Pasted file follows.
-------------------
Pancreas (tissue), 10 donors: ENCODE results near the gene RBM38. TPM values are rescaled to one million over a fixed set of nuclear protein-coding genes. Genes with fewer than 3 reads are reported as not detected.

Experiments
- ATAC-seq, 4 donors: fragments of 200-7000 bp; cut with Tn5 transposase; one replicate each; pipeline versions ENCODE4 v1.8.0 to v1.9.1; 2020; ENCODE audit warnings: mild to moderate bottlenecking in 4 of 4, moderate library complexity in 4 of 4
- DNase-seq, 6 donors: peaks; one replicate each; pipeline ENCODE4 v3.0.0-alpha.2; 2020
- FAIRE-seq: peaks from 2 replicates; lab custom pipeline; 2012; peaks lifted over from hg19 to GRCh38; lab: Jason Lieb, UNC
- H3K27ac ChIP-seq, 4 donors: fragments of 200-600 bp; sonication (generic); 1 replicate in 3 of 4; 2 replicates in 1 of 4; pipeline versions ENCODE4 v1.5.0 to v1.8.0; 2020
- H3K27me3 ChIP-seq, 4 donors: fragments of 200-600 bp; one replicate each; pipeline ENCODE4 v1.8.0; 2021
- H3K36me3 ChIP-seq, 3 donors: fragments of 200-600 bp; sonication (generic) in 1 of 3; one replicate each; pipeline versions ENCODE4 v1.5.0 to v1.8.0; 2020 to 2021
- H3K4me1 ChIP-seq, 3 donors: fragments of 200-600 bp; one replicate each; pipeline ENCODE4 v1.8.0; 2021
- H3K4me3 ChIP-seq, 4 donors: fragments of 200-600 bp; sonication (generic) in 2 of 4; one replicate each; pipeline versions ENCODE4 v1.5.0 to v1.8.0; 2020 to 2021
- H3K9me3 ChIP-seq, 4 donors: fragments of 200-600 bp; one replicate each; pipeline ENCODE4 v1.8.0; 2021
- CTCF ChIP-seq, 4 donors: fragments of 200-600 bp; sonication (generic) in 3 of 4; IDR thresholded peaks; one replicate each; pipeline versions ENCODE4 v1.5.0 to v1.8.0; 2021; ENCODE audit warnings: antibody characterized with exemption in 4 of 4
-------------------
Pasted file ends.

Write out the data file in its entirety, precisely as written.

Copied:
Pancreas (tissue), 10 donors: ENCODE results near the gene RBM38. TPM values are rescaled to one million over a fixed set of nuclear protein-coding genes. Genes with fewer than 3 reads are reported as not detected.

Experiments
- ATAC-seq, 4 donors: fragments of 200-7000 bp; cut with Tn5 transposase; one replicate each; pipeline versions ENCODE4 v1.8.0 to v1.9.1; 2020; ENCODE audit warnings: mild to moderate bottlenecking in 4 of 4, moderate library complexity in 4 of 4
- DNase-seq, 6 donors: peaks; one replicate each; pipeline ENCODE4 v3.0.0-alpha.2; 2020
- FAIRE-seq: peaks from 2 replicates; lab custom pipeline; 2012; peaks lifted over from hg19 to GRCh38; lab: Jason Lieb, UNC
- H3K27ac ChIP-seq, 4 donors: fragments of 200-600 bp; sonication (generic); 1 replicate in 3 of 4; 2 replicates in 1 of 4; pipeline versions ENCODE4 v1.5.0 to v1.8.0; 2020
- H3K27me3 ChIP-seq, 4 donors: fragments of 200-600 bp; one replicate each; pipeline ENCODE4 v1.8.0; 2021
- H3K36me3 ChIP-seq, 3 donors: fragments of 200-600 bp; sonication (generic) in 1 of 3; one replicate each; pipeline versions ENCODE4 v1.5.0 to v1.8.0; 2020 to 2021
- H3K4me1 ChIP-seq, 3 donors: fragments of 200-600 bp; one replicate each; pipeline ENCODE4 v1.8.0; 2021
- H3K4me3 ChIP-seq, 4 donors: fragments of 200-600 bp; sonication (generic) in 2 of 4; one replicate each; pipeline versions ENCODE4 v1.5.0 to v1.8.0; 2020 to 2021
- H3K9me3 ChIP-seq, 4 donors: fragments of 200-600 bp; one replicate each; pipeline ENCODE4 v1.8.0; 2021
- CTCF ChIP-seq, 4 donors: fragments of 200-600 bp; sonication (generic) in 3 of 4; IDR thresholded peaks; one replicate each; pipeline versions ENCODE4 v1.5.0 to v1.8.0; 2021; ENCODE audit warnings: antibody characterized with exemption in 4 of 4